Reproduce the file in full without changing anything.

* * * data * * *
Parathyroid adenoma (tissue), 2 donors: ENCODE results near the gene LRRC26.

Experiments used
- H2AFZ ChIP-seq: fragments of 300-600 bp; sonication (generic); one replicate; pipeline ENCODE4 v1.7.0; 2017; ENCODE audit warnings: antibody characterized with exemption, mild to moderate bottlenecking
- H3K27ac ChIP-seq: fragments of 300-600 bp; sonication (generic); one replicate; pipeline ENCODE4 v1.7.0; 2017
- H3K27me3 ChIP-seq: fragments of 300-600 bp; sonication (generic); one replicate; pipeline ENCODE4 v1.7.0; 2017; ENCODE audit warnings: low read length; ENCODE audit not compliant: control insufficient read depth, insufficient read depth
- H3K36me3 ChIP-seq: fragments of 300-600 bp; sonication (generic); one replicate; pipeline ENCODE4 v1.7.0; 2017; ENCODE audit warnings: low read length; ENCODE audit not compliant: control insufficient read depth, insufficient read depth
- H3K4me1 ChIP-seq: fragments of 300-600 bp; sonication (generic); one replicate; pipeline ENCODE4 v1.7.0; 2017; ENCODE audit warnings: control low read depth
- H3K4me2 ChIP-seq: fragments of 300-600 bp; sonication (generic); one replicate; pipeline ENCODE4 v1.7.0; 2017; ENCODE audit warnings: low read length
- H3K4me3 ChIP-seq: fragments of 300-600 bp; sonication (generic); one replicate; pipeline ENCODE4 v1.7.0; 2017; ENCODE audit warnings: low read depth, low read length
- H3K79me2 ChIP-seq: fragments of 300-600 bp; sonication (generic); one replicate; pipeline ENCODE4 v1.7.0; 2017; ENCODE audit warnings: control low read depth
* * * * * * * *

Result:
Parathyroid adenoma (tissue), 2 donors: ENCODE results near the gene LRRC26.

Experiments used
- H2AFZ ChIP-seq: fragments of 300-600 bp; sonication (generic); one replicate; pipeline ENCODE4 v1.7.0; 2017; ENCODE audit warnings: antibody characterized with exemption, mild to moderate bottlenecking
- H3K27ac ChIP-seq: fragments of 300-600 bp; sonication (generic); one replicate; pipeline ENCODE4 v1.7.0; 2017
- H3K27me3 ChIP-seq: fragments of 300-600 bp; sonication (generic); one replicate; pipeline ENCODE4 v1.7.0; 2017; ENCODE audit warnings: low read length; ENCODE audit not compliant: control insufficient read depth, insufficient read depth
- H3K36me3 ChIP-seq: fragments of 300-600 bp; sonication (generic); one replicate; pipeline ENCODE4 v1.7.0; 2017; ENCODE audit warnings: low read length; ENCODE audit not compliant: control insufficient read depth, insufficient read depth
- H3K4me1 ChIP-seq: fragments of 300-600 bp; sonication (generic); one replicate; pipeline ENCODE4 v1.7.0; 2017; ENCODE audit warnings: control low read depth
- H3K4me2 ChIP-seq: fragments of 300-600 bp; sonication (generic); one replicate; pipeline ENCODE4 v1.7.0; 2017; ENCODE audit warnings: low read length
- H3K4me3 ChIP-seq: fragments of 300-600 bp; sonication (generic); one replicate; pipeline ENCODE4 v1.7.0; 2017; ENCODE audit warnings: low read depth, low read length
- H3K79me2 ChIP-seq: fragments of 300-600 bp; sonication (generic); one replicate; pipeline ENCODE4 v1.7.0; 2017; ENCODE audit warnings: control low read depth